We have now reached day three of this countdown, which is starting to seem more drawn out than The Hobbit. (Peter Jackson burn!) This post covers numbers 15 to 11. You can find the last two days here and here. Now let’s get back to the fun part.
After my first viewing of Christopher Nolan’s Interstellar, I came away thinking I had seen a profoundly flawed but occasionally awe-inspiring piece of work. (It likely would not have been close to this spot in the list.) However, I decided to give it one more viewing in 70mm IMAX, and those feelings of awe quickly drowned out whatever quibbles I had about the way Nolan tells his story. The plot is still the least interesting part of Interstellar, but it succeeds in areas where previous Nolan films might have come up short. This is a film driven by the emotions of the characters, rather than pure logic, and Matthew McConaughey’s journey to the deepest reaches of space always seems driven by his relationship to his daughter. McConaughey is spectacular in the lead, the film has some of the most entrancing visuals you’ll find in a movie this year, and it is topped off with a spectacular score from Hans Zimmer.
One of the highest compliments one can give a film is that you can’t imagine it being made by anyone else, and while it’s hardly perfect, Jon Stewart’s directorial debut Rosewater certainly fits that description. The term “labor of love” gets thrown around a lot, but it’s hard to find another way to describe it when one of the most successful and influential late night hosts around decides to run off to the Middle East for a summer to direct a drama about journalist Maziar Bahari’s 118 days in Iranian custody in the wake of the 2009 election. It’s far outside of his comfort zone, but since the subject hit so close to home (a Daily Show interview was used as evidence against Bahari) Stewart no doubt felt compelled to see this to completion himself. The film hits its stride in the second half, when Bahari (Gael Garcia Bernal) is finally captured and interrogated by a nameless Iranian (Kim Bodnia). Stewart establishes himself here as a fine director of actors, and he turns the film’s latter half into a clash of two opposing cultures that feels utterly truthful.
Few films this year were more energetic than The LEGO Movie, but as is usually the case with directors Phil Lord and Christopher Miller, the chaos feels purposeful from start to finish. This is pretty close to a perfect family comedy–equal parts hilarious, colorful and heartfelt, and the final act packs a surprising emotional punch. The cast is also near-perfect, from Chris Pratt’s work as the lead to Will Arnett’s unforgettably delightful turn as Batman. In a world where so many computer animated films are looking and feeling more phoned-in, The LEGO Movie feels especially refreshing. It may seem like a cynical creation on paper, but Lord and Miller have a gift for turning such propositions into minor miracles.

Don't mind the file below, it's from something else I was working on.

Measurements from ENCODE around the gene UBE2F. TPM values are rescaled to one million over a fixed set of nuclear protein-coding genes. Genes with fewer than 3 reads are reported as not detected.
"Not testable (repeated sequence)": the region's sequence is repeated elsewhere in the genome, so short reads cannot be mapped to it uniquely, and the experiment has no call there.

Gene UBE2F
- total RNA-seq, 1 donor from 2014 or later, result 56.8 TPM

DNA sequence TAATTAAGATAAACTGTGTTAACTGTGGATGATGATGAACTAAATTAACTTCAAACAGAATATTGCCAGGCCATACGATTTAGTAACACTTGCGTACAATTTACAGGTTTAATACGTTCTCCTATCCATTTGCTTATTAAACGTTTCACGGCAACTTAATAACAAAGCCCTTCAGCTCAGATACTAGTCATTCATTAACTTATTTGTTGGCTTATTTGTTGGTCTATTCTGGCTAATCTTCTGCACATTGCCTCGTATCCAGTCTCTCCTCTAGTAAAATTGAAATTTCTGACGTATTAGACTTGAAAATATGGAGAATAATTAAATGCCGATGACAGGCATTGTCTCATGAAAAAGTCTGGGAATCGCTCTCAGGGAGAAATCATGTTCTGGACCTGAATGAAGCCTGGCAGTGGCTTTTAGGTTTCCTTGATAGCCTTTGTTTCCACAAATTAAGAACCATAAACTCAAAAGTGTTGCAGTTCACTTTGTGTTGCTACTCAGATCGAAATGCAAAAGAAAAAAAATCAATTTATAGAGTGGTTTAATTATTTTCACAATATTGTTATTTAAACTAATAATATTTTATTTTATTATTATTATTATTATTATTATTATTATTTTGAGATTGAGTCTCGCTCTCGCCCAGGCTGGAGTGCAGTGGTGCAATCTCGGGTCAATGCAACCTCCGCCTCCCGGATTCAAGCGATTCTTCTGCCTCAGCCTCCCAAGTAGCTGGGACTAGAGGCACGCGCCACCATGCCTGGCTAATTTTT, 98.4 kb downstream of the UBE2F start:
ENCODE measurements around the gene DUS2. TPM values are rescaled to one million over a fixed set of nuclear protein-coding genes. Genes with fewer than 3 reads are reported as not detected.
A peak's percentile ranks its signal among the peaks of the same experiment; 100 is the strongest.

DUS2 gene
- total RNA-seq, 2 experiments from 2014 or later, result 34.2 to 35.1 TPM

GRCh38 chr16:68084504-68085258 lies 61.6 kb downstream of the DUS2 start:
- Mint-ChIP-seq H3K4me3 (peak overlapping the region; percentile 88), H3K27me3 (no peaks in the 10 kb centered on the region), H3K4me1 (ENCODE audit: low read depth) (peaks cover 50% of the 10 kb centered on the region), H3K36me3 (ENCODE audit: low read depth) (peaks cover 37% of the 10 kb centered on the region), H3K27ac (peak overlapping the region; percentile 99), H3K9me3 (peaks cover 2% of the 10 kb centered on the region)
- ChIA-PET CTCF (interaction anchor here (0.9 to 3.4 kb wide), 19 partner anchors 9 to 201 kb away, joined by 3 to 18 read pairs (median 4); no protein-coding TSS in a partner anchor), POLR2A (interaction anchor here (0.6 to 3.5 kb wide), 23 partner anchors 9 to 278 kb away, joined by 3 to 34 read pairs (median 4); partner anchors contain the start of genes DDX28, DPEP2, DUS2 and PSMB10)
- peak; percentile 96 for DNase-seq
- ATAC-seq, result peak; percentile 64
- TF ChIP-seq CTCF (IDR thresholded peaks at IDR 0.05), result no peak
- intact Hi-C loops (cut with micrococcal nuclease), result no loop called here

The soul of Bong Joon-ho’s English language debut Snowpiercer is not the protagonist Curtis (Chris Evans), nor anyone else residing in the rear of the titular post-apocalyptic train. It is actually Minister Mason, played by Tilda Swinton, who rules over the impoverished masses with an iron fist. While she is hardly the hero, her unhinged energy sets the tone for the rest of the film: it is odd, brutal, unsubtle, and wildly fun. As Curtis leads the bloody fight for equality on board the last train on Earth, Bong keeps the film driving forward with impressive momentum, and barely gives the audience a chance to dissect what is unfolding before their eyes. (If he did, it might not hold up so well.) This also features what might be the best performance of Evans’ career, and while it’s not a dramatic departure from his superhero roots, it does suggest an even more fascinating actor hiding beneath the surface.
A woman (Marion Cotillard) and her sister arrive on Ellis Island in 1921. Threatened by deportation, she is saved by a mysterious man (Joaquin Phoenix) who promises to give her shelter if she works for him. From there, an impeccable and beautiful drama plays out between the two of them and a magician named Emil (Jeremy Renner). The Immigrant is the kind of modest but powerful drama we don’t see much of these days, and over the course of two hours director James Gray makes a fine case for how unfortunate that is. Even more unfortunate was absurd non-release it got from The Weinstein Company, but at the very least it is now available on Netflix.
Come back tomorrow, when I finally crack the top 10! What surprises will be in store? Not many!